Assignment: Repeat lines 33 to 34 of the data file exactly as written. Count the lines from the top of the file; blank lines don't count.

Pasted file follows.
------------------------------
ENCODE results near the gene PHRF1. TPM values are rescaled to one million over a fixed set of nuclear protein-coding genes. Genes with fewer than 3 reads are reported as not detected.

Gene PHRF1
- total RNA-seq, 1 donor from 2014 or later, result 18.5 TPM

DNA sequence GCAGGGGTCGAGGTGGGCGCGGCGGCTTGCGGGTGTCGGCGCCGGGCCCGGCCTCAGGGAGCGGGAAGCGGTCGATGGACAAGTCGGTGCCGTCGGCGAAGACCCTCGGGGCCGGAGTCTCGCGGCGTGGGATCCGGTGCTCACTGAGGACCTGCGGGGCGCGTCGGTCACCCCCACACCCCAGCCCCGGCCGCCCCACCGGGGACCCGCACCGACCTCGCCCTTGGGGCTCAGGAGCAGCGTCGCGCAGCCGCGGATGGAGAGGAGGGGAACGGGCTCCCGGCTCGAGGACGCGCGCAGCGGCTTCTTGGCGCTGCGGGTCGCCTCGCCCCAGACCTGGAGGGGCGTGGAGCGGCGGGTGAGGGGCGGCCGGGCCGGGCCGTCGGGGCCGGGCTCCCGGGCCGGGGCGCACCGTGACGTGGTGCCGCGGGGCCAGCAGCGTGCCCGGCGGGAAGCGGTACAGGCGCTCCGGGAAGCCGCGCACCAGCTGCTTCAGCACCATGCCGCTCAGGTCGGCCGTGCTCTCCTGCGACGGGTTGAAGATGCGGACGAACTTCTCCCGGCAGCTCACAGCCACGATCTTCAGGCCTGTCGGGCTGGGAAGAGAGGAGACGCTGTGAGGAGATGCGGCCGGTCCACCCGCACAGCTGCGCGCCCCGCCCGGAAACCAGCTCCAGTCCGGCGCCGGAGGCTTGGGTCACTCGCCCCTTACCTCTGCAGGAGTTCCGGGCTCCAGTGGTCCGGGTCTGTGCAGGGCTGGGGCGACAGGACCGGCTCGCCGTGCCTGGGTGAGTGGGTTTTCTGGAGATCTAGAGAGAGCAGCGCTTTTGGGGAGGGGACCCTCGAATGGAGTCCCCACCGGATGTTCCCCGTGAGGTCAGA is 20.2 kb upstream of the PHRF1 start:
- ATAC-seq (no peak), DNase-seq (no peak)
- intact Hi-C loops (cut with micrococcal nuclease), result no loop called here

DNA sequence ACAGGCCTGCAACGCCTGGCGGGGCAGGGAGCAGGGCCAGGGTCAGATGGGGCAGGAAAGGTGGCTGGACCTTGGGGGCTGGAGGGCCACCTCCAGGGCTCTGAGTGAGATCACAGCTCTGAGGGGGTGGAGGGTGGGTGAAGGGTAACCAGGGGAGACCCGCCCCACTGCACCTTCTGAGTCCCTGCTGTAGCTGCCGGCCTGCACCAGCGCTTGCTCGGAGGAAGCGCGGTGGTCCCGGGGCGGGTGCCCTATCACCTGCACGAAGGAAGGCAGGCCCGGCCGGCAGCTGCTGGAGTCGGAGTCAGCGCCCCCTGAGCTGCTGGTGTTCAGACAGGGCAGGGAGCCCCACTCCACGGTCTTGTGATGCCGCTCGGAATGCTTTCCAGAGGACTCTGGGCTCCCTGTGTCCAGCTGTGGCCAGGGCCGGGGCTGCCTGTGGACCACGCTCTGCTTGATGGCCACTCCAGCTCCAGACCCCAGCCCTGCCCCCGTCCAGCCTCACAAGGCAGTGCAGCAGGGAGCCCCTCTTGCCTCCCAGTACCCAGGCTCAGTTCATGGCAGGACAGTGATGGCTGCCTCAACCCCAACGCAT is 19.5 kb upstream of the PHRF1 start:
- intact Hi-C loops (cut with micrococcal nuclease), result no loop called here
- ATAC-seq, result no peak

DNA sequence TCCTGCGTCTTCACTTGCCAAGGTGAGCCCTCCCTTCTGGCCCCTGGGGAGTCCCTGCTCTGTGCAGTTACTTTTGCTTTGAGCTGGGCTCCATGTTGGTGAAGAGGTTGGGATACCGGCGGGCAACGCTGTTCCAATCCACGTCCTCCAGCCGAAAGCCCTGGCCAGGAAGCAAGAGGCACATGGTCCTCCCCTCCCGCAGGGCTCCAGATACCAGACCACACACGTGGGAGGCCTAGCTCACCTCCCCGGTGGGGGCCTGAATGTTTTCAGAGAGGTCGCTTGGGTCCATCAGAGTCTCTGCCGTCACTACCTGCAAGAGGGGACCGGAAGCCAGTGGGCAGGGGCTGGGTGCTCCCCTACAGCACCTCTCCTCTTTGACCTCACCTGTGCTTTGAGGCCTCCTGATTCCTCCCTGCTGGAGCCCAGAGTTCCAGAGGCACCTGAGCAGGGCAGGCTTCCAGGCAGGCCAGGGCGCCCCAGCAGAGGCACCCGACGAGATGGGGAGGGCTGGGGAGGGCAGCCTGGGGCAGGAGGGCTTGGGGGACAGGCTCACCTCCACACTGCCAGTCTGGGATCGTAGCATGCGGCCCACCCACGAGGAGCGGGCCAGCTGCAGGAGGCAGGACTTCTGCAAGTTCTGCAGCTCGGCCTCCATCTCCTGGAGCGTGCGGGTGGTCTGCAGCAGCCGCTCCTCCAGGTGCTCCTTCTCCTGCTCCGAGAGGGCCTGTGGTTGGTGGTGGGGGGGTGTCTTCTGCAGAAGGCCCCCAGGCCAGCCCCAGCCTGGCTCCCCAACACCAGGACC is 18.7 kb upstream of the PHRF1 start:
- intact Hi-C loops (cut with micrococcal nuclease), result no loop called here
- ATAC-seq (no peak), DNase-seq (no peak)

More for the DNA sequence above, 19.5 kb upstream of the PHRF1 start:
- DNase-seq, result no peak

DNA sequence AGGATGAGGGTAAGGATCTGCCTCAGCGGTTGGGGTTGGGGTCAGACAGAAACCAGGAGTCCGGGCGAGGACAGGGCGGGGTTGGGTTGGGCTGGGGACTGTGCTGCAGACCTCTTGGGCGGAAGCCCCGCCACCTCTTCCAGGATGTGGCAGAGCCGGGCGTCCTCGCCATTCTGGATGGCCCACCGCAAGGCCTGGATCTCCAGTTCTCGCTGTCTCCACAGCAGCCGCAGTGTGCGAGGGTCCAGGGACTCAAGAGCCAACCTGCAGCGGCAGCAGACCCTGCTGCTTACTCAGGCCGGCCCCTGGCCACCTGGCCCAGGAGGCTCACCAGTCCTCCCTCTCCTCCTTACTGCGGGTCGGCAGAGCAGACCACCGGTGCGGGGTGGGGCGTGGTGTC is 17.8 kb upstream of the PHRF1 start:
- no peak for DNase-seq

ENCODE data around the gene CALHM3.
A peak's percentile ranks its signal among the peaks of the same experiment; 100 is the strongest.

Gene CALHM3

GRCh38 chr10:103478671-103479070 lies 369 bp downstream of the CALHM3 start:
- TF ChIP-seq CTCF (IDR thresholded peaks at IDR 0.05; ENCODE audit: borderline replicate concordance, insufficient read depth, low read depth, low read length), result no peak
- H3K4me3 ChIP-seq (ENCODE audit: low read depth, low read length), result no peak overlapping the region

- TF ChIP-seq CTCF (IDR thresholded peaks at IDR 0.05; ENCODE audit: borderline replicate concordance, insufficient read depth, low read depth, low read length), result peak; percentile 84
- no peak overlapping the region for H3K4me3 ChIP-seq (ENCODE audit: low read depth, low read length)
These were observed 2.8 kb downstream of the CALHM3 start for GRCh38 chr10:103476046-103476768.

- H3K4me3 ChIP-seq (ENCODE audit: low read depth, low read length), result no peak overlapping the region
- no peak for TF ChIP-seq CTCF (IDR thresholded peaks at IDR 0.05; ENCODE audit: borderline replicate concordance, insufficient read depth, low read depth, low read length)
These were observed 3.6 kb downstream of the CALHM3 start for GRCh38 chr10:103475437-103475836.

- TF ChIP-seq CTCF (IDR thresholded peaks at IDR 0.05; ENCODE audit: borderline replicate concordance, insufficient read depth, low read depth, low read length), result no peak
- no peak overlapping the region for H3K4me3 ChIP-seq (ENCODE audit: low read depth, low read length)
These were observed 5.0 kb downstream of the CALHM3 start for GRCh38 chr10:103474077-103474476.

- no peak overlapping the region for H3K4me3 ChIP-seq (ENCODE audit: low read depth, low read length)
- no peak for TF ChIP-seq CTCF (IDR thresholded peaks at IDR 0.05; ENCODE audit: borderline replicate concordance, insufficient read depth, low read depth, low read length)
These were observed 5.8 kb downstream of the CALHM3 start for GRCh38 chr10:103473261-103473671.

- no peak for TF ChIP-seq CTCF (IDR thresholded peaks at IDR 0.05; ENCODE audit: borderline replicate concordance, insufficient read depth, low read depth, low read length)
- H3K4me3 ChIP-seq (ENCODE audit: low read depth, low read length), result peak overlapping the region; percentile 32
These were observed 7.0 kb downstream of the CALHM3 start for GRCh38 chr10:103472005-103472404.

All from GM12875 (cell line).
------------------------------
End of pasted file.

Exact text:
- no peak for TF ChIP-seq CTCF (IDR thresholded peaks at IDR 0.05; ENCODE audit: borderline replicate concordance, insufficient read depth, low read depth, low read length)
These were observed 5.8 kb downstream of the CALHM3 start for GRCh38 chr10:103473261-103473671.